About Gilotrif® (afatinib) tablets

GILOTRIF is indicated for the first-line treatment of patients with metastatic non-small cell lung cancer (NSCLC) whose tumors have epidermal growth factor receptor (EGFR) exon 19 deletions or exon 21 (L858R) substitution mutations as detected by an FDA-approved test.

Limitation of Use: Safety and efficacy of GILOTRIF have not been established in patients whose tumors have other EGFR mutations.

GILOTRIF is an oral, once-daily kinase inhibitor that is designed to irreversibly bind and inhibit the following receptors: EGFR (ErbB1), HER2 (ErbB2) and ErbB4.

IMPORTANT SAFETY INFORMATION

WARNINGS AND PRECAUTIONS

Diarrhea

> Diarrhea has resulted in dehydration with or without renal impairment; some of these cases were fatal. In the pivotal study, diarrhea occurred in 96% of patients treated with GILOTRIF (n=229), of which 15% was Grade 3 in severity and occurred within the first 6 weeks. Renal impairment as a consequence of diarrhea occurred in 6.1% of patients treated with GILOTRIF, out of which 3 (1.3%) were Grade 3.

> For patients who develop prolonged Grade 2 diarrhea lasting more than 48 hours or greater than or equal to Grade 3 diarrhea, withhold GILOTRIF until diarrhea resolves to Grade 1 or less, and resume GILOTRIF with appropriate dose reduction. Provide patients with an anti-diarrheal agent (e.g., loperamide) for self-administration at the onset of diarrhea and instruct patients to continue anti-diarrheal therapy until loose bowel movements cease for 12 hours.

Bullous and Exfoliative Skin Disorders

> Grade 3 cutaneous reactions characterized by bullous, blistering, and exfoliating lesions occurred in 6 (0.15%) of the 3865 patients who received GILOTRIF across clinical trials. In the pivotal study, the overall incidence of cutaneous reactions consisting of rash, erythema, and acneiform rash was 90%, and the incidence of Grade 3 cutaneous reactions was 16%. In addition, the incidence of Grade 1-3 palmar-plantar erythrodysesthesia syndrome was 7%. Discontinue GILOTRIF in patients who develop life-threatening bullous, blistering, or exfoliating lesions. For patients who develop prolonged Grade 2 cutaneous adverse reactions lasting more than 7 days, intolerable Grade 2, or Grade 3 cutaneous reactions, withhold GILOTRIF until the adverse reaction resolves to Grade 1 or less, and resume GILOTRIF with appropriate dose reduction.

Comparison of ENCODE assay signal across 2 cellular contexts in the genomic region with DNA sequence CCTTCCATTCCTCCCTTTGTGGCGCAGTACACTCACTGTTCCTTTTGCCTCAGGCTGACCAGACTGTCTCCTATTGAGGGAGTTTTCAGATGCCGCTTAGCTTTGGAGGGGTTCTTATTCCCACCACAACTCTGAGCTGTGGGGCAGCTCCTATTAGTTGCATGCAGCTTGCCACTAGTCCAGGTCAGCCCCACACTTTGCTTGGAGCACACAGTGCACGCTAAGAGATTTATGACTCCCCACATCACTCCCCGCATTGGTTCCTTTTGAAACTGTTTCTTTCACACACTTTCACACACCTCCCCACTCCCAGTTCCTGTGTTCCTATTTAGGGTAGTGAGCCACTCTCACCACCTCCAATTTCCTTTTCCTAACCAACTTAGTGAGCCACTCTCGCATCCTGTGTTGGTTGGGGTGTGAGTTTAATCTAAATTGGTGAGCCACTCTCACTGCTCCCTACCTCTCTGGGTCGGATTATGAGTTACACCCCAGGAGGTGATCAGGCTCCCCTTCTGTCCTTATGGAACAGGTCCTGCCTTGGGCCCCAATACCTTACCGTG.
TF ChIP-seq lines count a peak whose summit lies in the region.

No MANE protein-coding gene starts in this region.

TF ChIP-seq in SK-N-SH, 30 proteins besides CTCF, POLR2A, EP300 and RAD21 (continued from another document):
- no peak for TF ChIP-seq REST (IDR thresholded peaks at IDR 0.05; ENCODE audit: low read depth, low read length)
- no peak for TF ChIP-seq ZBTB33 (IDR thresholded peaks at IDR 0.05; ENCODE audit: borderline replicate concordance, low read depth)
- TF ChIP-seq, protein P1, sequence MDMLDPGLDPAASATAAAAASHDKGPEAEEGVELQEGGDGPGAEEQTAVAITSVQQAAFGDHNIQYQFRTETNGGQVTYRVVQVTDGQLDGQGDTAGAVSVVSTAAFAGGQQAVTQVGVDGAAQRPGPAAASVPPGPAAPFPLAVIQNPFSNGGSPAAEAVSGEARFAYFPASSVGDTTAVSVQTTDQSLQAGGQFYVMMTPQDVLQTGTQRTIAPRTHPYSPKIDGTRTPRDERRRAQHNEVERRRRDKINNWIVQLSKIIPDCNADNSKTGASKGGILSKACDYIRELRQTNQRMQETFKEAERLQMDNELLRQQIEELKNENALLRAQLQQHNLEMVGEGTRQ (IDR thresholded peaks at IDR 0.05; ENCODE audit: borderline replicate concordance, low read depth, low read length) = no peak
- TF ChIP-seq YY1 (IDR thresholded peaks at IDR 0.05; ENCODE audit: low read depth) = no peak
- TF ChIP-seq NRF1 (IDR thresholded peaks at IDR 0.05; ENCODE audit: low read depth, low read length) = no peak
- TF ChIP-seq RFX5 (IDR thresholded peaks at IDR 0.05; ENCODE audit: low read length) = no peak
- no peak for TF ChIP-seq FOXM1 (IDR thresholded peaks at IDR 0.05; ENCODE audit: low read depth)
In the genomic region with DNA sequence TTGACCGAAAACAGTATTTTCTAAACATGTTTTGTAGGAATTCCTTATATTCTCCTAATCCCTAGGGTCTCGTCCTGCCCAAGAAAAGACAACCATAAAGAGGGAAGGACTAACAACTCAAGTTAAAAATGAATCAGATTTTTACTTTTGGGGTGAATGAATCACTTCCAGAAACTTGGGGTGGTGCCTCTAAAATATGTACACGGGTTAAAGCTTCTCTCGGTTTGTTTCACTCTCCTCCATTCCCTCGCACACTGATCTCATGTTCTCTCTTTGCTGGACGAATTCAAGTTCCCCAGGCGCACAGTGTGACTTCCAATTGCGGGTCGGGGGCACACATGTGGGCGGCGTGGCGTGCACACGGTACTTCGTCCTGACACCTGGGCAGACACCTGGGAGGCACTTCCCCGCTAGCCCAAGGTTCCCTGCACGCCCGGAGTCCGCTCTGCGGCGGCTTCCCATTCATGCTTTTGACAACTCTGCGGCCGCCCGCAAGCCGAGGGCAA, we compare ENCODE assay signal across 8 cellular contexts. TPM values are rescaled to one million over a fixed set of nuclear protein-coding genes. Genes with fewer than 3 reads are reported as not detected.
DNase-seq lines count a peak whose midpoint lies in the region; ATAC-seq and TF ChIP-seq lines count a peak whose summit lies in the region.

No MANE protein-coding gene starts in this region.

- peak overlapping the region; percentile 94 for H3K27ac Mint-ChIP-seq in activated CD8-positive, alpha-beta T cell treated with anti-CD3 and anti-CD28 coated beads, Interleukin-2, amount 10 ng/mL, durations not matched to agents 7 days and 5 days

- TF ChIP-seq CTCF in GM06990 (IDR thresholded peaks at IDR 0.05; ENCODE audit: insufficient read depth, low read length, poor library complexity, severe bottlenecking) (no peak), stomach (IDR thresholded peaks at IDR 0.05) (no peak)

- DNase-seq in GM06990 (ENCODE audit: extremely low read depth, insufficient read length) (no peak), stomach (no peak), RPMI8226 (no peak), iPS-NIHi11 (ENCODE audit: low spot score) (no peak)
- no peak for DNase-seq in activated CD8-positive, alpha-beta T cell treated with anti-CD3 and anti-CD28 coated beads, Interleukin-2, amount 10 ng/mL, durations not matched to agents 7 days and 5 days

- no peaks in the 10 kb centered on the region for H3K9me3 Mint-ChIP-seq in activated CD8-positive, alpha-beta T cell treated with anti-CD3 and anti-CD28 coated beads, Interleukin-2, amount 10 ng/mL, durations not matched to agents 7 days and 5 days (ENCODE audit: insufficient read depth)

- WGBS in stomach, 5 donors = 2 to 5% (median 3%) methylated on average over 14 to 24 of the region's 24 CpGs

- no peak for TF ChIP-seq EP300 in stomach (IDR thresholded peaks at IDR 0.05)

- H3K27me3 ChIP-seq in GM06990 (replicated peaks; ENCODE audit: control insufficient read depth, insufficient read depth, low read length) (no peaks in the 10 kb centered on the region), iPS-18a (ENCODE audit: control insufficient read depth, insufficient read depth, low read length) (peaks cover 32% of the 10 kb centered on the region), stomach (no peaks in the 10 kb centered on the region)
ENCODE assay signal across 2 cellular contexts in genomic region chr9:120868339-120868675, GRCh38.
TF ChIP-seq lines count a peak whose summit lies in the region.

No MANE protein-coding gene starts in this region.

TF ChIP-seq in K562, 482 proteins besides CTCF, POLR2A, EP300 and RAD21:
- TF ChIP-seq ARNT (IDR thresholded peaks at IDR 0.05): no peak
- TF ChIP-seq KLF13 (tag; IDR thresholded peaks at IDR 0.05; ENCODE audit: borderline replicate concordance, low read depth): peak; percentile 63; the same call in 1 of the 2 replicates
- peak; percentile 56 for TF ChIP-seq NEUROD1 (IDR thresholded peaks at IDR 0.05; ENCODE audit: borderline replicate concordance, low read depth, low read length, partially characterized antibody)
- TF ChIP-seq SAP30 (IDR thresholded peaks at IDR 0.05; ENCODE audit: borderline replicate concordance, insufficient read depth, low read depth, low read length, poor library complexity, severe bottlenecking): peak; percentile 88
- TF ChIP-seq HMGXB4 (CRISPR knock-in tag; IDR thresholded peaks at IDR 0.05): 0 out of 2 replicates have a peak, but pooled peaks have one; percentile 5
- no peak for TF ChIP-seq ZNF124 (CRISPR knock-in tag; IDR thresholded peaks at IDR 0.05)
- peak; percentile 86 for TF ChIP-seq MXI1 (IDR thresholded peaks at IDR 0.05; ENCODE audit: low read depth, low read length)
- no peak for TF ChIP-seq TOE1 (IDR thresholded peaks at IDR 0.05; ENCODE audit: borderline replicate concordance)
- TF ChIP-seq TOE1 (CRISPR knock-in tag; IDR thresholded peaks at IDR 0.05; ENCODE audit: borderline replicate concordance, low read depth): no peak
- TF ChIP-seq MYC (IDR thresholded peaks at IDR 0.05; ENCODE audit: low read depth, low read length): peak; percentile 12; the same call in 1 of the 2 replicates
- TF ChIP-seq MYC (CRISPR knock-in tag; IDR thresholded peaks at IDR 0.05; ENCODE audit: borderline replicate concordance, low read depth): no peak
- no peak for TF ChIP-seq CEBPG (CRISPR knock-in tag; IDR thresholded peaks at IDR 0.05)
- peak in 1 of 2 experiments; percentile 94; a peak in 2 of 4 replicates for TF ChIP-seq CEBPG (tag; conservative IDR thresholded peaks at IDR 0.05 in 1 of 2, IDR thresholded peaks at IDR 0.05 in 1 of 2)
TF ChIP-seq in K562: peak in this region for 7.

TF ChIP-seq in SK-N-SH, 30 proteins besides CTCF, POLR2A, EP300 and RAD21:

Interstitial Lung Disease (ILD)

> ILD or ILD-like adverse reactions (e.g., lung infiltration, pneumonitis, acute respiratory distress syndrome, or alveolitis allergic) occurred in 1.5% of the 3865 patients who received GILOTRIF across clinical trials; of these, 0.4% were fatal. The incidence of ILD appeared to be higher in patients of Asian ethnicity (2.1%) as compared to non-Asians (1.2%). In the pivotal study, the incidence of Grade greater than or equal to 3 ILD was 1.3% and resulted in death in 1% of GILOTRIF-treated patients.

> Withhold GILOTRIF during evaluation of patients with suspected ILD, and discontinue GILOTRIF in patients with confirmed ILD.

Hepatic Toxicity

> In 3865 patients who received GILOTRIF across clinical trials, 10.1% had liver test abnormalities, of which 7 (0.18%) were fatal. In the pivotal study, liver test abnormalities of any grade occurred in 17.5% of the patients treated with GILOTRIF.
> Obtain periodic liver testing in patients during treatment with GILOTRIF. Withhold GILOTRIF in patients who develop worsening of liver function. In patients who develop severe hepatic impairment while taking GILOTRIF, treatment should be discontinued.

Keratitis

> Keratitis, characterized as acute or worsening eye inflammation, lacrimation, light sensitivity, blurred vision, eye pain, and/or red eye occurred in 0.8% of patients treated with GILOTRIF among 3865 patients across clinical trials. Keratitis was reported in 5 (2.2%) patients in the pivotal study, with Grade 3 in 1 (0.4%). Withhold GILOTRIF during evaluation of patients with suspected keratitis, and if diagnosis of ulcerative keratitis is confirmed, treatment with GILOTRIF should be interrupted or discontinued. If keratitis is diagnosed, the benefits and risks of continuing treatment should be carefully considered. GILOTRIF should be used with caution in patients with a history of keratitis, ulcerative keratitis, or severe dry eye. Contact lens use is also a risk factor for keratitis and ulceration.

Embryofetal Toxicity

> GILOTRIF is Pregnancy Category D. Based on its mechanism of action, GILOTRIF can cause fetal harm when administered to a pregnant woman. If this drug is used during pregnancy, or if the patient becomes pregnant while taking this drug, the patient should be apprised of the potential hazard to the fetus.